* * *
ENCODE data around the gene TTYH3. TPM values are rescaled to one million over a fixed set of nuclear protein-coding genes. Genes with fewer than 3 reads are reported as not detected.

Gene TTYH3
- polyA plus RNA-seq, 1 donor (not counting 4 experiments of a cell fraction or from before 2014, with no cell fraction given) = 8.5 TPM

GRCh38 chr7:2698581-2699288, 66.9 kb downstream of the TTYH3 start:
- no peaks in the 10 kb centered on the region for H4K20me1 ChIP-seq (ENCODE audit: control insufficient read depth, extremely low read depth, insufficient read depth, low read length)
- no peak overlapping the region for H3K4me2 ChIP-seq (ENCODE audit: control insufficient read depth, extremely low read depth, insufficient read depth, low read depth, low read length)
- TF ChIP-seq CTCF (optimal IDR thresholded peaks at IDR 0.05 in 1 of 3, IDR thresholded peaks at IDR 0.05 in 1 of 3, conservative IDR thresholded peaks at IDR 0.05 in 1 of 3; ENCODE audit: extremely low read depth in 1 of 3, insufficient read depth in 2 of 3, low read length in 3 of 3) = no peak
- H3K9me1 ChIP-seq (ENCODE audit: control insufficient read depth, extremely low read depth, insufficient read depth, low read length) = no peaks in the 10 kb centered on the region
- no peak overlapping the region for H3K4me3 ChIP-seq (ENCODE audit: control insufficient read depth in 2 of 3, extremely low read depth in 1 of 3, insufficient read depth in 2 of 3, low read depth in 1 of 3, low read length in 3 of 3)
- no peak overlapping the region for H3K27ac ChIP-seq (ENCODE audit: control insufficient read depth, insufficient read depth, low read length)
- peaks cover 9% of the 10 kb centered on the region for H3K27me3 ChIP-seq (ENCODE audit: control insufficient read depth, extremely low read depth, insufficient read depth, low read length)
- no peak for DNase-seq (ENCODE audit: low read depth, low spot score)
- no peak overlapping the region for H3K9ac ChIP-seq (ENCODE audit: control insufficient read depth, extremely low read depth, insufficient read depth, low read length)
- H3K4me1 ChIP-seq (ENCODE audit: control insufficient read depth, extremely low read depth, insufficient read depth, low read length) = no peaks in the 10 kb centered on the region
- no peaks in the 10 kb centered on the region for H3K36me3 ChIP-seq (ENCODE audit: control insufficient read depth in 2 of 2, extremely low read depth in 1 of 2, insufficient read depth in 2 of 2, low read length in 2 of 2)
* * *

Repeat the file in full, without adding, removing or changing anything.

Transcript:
ENCODE data around the gene TTYH3. TPM values are rescaled to one million over a fixed set of nuclear protein-coding genes. Genes with fewer than 3 reads are reported as not detected.

Gene TTYH3
- polyA plus RNA-seq, 1 donor (not counting 4 experiments of a cell fraction or from before 2014, with no cell fraction given) = 8.5 TPM

GRCh38 chr7:2698581-2699288, 66.9 kb downstream of the TTYH3 start:
- no peaks in the 10 kb centered on the region for H4K20me1 ChIP-seq (ENCODE audit: control insufficient read depth, extremely low read depth, insufficient read depth, low read length)
- no peak overlapping the region for H3K4me2 ChIP-seq (ENCODE audit: control insufficient read depth, extremely low read depth, insufficient read depth, low read depth, low read length)
- TF ChIP-seq CTCF (optimal IDR thresholded peaks at IDR 0.05 in 1 of 3, IDR thresholded peaks at IDR 0.05 in 1 of 3, conservative IDR thresholded peaks at IDR 0.05 in 1 of 3; ENCODE audit: extremely low read depth in 1 of 3, insufficient read depth in 2 of 3, low read length in 3 of 3) = no peak
- H3K9me1 ChIP-seq (ENCODE audit: control insufficient read depth, extremely low read depth, insufficient read depth, low read length) = no peaks in the 10 kb centered on the region
- no peak overlapping the region for H3K4me3 ChIP-seq (ENCODE audit: control insufficient read depth in 2 of 3, extremely low read depth in 1 of 3, insufficient read depth in 2 of 3, low read depth in 1 of 3, low read length in 3 of 3)
- no peak overlapping the region for H3K27ac ChIP-seq (ENCODE audit: control insufficient read depth, insufficient read depth, low read length)
- peaks cover 9% of the 10 kb centered on the region for H3K27me3 ChIP-seq (ENCODE audit: control insufficient read depth, extremely low read depth, insufficient read depth, low read length)
- no peak for DNase-seq (ENCODE audit: low read depth, low spot score)
- no peak overlapping the region for H3K9ac ChIP-seq (ENCODE audit: control insufficient read depth, extremely low read depth, insufficient read depth, low read length)
- H3K4me1 ChIP-seq (ENCODE audit: control insufficient read depth, extremely low read depth, insufficient read depth, low read length) = no peaks in the 10 kb centered on the region
- no peaks in the 10 kb centered on the region for H3K36me3 ChIP-seq (ENCODE audit: control insufficient read depth in 2 of 2, extremely low read depth in 1 of 2, insufficient read depth in 2 of 2, low read length in 2 of 2)